The exemplary virtual tape library (VTL) interface 1052 is operable to emulate at least one physical tape library, storing in a tape data storage format, for example a sequential data storage format. The VTL interface 1052 is also operable to communicate with storage facilities 1070 having existing storage applications of physical tape libraries. The exemplary Network Attached Storage (NAS) interface 1056 is operable to communicate with a data source having a Network File System (NFS) and operable to communicate with the storage facilities 1070 having existing storage applications of physical tape libraries. A Communications path can be established between a storage application 1091 of the VTL data source 1090 and the VTL interface 1052 using the interface 1092 and the network 1085. A communication path can also be established between storage application 1096 having a NAS file system and the NAS interface 1056 using the interface 1098 and the network 1085.
The VTL interface 1052 comprises a command handler 1053 for handling commands within a data stream from a data source 1092, for example commands from a Small Computer System Interface (SCSI) command set. The VTL interface 1052 may further comprises a Cyclic Redundancy Check (CRC) calculator 1054 and a buffer manager 1055 for interfacing with the deduplication engine 1064 and for reconstituting deduped data for the host computer system in response to commands. Although a CRC calculator is shown in
The NAS interface 1056 comprises a File System in User Space (FUSE) layer 1057 as described in more detail in copending U.S. application Ser. No. 12/695,261, U.S. Publication No. 2011/0184909, filed Jan. 28, 2010, incorporated herein by reference in its entirety, a CRC calculator 1054 and a buffer manager 1059 for interfacing with the deduplication engine 1064 and for reconstituting deduped data for the host computer system in response to io requests. Although a CRC calculator is shown in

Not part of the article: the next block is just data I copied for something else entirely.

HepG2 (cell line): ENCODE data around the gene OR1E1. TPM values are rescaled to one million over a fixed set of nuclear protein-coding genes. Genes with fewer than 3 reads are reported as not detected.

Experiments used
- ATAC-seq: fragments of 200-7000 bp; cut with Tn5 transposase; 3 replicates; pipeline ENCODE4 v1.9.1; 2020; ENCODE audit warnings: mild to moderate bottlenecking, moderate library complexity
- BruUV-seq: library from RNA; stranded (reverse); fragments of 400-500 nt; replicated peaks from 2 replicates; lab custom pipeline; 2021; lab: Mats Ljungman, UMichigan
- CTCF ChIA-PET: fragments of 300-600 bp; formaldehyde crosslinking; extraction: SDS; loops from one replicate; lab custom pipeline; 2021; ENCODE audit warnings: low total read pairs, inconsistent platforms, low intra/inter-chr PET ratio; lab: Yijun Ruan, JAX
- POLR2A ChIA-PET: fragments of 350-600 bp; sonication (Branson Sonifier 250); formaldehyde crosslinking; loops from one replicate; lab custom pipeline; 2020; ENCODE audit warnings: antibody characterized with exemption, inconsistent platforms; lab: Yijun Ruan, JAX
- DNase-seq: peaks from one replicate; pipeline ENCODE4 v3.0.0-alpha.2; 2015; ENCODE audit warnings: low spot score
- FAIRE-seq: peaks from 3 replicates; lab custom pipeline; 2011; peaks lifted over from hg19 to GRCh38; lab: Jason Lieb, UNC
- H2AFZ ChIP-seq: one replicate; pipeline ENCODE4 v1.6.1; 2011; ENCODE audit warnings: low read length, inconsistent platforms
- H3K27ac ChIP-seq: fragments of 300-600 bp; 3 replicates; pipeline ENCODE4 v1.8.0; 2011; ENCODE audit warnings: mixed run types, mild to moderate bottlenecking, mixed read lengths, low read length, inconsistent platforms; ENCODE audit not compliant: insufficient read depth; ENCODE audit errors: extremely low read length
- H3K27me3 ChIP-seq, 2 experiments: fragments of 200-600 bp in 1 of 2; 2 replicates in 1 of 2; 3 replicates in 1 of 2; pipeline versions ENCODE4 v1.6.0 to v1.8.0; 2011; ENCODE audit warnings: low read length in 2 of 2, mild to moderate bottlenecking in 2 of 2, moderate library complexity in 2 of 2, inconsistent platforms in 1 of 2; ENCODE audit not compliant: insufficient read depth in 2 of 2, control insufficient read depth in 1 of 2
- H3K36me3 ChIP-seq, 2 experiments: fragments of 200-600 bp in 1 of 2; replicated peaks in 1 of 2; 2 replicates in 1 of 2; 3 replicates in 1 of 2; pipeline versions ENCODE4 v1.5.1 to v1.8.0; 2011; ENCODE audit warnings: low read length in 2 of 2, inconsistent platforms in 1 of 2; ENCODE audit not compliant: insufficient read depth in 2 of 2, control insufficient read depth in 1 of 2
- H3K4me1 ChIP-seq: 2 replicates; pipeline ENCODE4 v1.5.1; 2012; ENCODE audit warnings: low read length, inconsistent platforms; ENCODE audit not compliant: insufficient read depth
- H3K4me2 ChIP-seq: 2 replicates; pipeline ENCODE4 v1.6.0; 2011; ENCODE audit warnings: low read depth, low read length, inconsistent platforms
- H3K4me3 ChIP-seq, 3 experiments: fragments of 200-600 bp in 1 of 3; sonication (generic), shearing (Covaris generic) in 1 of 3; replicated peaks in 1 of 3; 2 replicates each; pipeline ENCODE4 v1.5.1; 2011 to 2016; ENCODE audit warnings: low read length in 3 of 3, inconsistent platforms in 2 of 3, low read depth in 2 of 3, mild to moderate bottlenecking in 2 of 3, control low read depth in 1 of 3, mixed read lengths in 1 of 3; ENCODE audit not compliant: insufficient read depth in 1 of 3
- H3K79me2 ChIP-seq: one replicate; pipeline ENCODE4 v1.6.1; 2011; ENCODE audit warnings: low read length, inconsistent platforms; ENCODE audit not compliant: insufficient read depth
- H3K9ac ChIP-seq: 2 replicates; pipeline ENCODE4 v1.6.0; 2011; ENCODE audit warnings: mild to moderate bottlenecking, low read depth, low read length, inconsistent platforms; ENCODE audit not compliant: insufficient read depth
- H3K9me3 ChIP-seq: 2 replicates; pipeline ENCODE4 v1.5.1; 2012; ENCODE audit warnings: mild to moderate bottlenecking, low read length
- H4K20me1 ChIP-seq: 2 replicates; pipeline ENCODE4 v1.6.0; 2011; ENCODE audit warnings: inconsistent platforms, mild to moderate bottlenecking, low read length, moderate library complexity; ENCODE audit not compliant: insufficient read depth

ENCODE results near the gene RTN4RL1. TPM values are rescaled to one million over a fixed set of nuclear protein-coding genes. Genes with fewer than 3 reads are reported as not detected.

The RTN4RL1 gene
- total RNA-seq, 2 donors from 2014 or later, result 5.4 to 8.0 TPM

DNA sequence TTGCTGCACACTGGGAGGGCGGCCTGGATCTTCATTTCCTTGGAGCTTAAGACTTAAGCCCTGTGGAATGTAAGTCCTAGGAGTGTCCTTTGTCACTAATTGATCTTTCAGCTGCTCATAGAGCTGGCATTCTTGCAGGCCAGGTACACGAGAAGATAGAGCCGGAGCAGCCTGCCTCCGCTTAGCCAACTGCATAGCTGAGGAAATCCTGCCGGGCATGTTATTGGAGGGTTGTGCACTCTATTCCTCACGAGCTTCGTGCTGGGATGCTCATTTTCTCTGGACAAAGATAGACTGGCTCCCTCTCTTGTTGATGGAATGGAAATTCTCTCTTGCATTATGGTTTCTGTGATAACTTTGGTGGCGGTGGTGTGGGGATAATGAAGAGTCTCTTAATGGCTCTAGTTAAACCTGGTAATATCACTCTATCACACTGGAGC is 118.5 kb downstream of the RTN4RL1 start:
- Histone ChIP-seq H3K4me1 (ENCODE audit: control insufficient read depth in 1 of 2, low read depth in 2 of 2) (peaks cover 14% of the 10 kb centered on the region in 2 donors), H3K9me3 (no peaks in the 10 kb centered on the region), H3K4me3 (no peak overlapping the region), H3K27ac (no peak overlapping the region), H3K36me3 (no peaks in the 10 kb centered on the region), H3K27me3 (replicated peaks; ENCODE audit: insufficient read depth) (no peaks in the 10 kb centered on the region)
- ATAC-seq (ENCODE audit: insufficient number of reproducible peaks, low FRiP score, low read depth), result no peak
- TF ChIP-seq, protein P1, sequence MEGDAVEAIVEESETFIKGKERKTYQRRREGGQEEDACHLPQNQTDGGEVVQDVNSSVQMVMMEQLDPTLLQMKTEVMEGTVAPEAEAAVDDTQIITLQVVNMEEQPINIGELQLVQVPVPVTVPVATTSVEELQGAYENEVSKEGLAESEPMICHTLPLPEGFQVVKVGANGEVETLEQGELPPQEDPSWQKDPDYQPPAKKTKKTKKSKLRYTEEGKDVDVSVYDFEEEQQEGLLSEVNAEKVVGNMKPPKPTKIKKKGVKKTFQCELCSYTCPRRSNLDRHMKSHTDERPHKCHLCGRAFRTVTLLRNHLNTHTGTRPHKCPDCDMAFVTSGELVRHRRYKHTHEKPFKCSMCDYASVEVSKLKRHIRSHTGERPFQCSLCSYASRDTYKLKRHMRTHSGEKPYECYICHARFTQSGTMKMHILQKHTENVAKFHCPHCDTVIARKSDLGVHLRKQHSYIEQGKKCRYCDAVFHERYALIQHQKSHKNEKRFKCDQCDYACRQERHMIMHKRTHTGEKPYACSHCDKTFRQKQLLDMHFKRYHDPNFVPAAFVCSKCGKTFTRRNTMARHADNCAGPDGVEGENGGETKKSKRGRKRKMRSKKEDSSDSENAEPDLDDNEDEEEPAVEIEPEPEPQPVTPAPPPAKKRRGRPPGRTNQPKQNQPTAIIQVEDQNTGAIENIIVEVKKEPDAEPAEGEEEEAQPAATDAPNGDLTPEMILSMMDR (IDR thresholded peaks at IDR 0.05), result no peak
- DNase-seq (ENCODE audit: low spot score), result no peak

To backup data, the VTL interface 1052 receives a stream of data which includes data records and commands in a tape data storage format from the VTL data source 1090. The command handler 1053 actions the commands and passes the data records of the data stream to the buffer manager 1055 which interfaces with the deduplication engine 1064. The data records are passed to the deduplication engine 1064. The data records comprise a plurality of data items. A hash algorithm is run and a hash identifier calculated for each data item. The hash identifiers are compared with previously calculated hash identifiers and if a match is found, the data item for that hash identifier is considered a duplicate and can be removed. It is replaced with a pointer to the data item associated with the previously calculated matching hash identifier. It can appreciated that there may be further optimisations performed within the deduplication process that are not described here but would be known to those skilled in the art. The deduplicated data may be stored in a sequential, tape format or other known formats in the first store 1072 of the storage facility 1070.
Some data items do not deduplicate well or can not be deduplicated at all, for example due to their unique nature such as, for example, files that are very well compressed or have had some redundancy removed as part of their format. One known technique used in deduplication and data compression is content awareness. Files are first stored to disk in native form. Rules are then applied to specify which files are to be deduplicated/compressed based on age, location or file type. The type of compression or suitability for deduplication is selected based on the type of data within the stored file. The files are recursively decomposed into their elemental components until the optimal solution is determined. This operates well for data having post processed deduplication. However, it is unsuitable for inline processing, as described above, due to the delay caused by this selection process as well as the storage capacity needed to store entire files before they are deduped.
Definition files, shown for example in